The growing complexity of risk is manifesting itself in the (re)insurance sector as underwriting assumptions are being challenged, and capital inflow levels and risk appetites respond accordingly. Crucially, the accumulation of losses from a range of diverse natural catastrophe perils in 2017 and 2018 has brought an end to years of soft (re)insurance market conditions as carriers reassess their views of risk, Guy Carpenter says.
In a report released today – “The Changing Nature of Risk” – Guy Carpenter says that the shift in market conditions reflects the surprise impact of the magnitude of loss creep for virtually every major peak peril loss sustained during the last two years, with claims continuing to develop adversely. The report also highlights the significant loss contribution made by non-peak perils, with, for example, insured losses from wildfire activity in California in both 2017 and 2018 surpassing the combined costs of any previous decade. The scale of these losses is not commensurate with the traditional view of wildfire as an attritional peril, it states. Underlying assumptions are therefore being reassessed to reflect more closely the contribution made by wildfire and other attritional perils to overall expected losses.
Commenting on the findings, Julian Alovisi, Head of Research and Publications, said: “If the last two years provide any sort of template for what can be expected in years to come, loss development for major events will be uncertain and the scale and severity of attritional perils will accentuate protection gaps. Ominously, the specter of climate change points to a future that will see only more frequent and severe weather events. As our report outlines, recent trends around increased wildfire activity and stalling hurricanes are thought to potentially have some link to a changing climate. This raises important questions about insurability and relevance in the long term. Risk models, already under scrutiny due to loss creep and spiraling costs from attritional events, will need to be recalibrated to better understand the risk potential associated with these exposures.”
The report also highlights important developments in the casualty sector, where increased loss frequency and loss severity across several long-tail lines are placing pressure on carriers’ margins, with social inflation appearing to be a factor in upward loss cost trends. “Such developments are significant in the context of wider market trends,” Alovisi added, “as the casualty market has been the main catalyst of nearly all past market turns, and it comes at a time of diminishing reserve redundancies. Given the smaller pool of carriers operating in the casualty space, replacing lost or reduced capacity can be challenging, making it more vulnerable to capacity constraints should carriers’ claims assumptions change.”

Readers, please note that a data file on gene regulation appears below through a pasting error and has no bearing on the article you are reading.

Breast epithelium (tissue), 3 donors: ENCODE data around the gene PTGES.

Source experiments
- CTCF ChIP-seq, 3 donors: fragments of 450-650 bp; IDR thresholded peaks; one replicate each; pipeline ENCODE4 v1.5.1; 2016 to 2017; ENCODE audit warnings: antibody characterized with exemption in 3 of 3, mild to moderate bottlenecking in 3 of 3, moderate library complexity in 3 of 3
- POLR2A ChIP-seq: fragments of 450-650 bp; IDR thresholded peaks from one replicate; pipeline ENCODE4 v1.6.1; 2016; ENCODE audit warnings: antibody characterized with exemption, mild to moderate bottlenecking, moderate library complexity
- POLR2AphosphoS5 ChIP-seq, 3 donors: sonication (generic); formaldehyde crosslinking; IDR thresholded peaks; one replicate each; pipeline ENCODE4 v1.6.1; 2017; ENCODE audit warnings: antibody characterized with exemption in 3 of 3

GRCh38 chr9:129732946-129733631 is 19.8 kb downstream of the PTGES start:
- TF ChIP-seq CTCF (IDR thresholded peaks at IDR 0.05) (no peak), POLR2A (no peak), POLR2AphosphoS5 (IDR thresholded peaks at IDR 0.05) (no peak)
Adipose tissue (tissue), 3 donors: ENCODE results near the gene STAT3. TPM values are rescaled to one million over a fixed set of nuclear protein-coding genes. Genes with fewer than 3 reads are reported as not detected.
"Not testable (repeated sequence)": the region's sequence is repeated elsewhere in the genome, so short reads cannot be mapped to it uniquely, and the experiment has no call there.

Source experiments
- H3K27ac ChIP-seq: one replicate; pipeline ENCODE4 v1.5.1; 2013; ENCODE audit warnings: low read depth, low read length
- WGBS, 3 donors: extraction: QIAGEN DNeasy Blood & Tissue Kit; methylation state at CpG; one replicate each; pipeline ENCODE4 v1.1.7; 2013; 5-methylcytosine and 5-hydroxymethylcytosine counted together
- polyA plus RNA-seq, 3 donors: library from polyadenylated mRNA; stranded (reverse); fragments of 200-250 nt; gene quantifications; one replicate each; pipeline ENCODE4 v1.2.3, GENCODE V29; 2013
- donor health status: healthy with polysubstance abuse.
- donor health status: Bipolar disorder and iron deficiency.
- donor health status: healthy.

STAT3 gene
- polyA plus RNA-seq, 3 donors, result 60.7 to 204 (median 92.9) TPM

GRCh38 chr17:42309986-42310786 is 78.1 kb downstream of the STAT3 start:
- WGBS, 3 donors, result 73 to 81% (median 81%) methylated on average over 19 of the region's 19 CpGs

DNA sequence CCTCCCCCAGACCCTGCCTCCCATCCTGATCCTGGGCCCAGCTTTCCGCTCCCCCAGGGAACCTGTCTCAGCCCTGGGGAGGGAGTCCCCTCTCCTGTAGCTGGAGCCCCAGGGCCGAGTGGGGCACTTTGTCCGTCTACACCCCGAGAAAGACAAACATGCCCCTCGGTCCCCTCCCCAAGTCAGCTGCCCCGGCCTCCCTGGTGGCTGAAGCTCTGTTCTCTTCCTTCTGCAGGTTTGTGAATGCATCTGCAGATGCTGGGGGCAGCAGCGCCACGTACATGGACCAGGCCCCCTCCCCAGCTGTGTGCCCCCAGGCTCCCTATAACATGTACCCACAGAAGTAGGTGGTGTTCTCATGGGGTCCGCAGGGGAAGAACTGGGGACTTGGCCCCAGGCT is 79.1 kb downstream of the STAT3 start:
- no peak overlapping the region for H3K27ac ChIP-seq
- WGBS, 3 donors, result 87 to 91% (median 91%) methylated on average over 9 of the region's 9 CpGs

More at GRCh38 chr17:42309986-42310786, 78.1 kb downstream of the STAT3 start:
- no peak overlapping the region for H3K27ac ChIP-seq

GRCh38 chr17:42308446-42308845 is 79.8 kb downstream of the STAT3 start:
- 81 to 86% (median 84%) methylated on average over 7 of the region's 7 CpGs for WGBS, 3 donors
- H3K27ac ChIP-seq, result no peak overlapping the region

The study warns that the changing nature of risk poses serious challenges to the risk transfer market, adding that the degree of change predicted over the next decade looks set to fundamentally alter the risk landscape like never before. Digital technology is likely to be at the forefront of change during this time. A world driven by software is going to transformational. Ominously, a number of innovations associated with digitalization rely on legacy software that may be outdated or rushed to market for which cyber security is often a distant afterthought.
Robert Bentley, CEO, Strategic Advisory at Guy Carpenter, commented: “How the risk landscape evolves will be pivotal in shaping the future of (re)insurance. Insurability is likely to become a key challenge for the sector as there is a dearth of data and modeling solutions for many new exposures. There are even questions around the insurability of some established risks, given that the long-term trends associated with climate change remain difficult to measure, predict and, ultimately, model.
“Whatever the future holds, reinsurance will be an important part of the solution,” he concluded. “While capital inflows into the reinsurance sector have slowed recently as loss experiences have deteriorated, reinsurers’ desire and ability to underwrite risks remain healthy overall. This is a market that has matured materially since the days when large catastrophes created massive price volatility. By working closely with reinsurance and intermediary partners, insurers can minimize earnings volatility, reduce capital requirements, improve solvency and, ultimately, innovate and grow — all crucial to our ability to not only manage but prosper in a rapidly evolving risk environment. At Guy Carpenter, we are uniquely positioned to support clients by applying best-in-class analytical tools and creating innovative and bespoke solutions designed to mitigate the changing nature of risk.”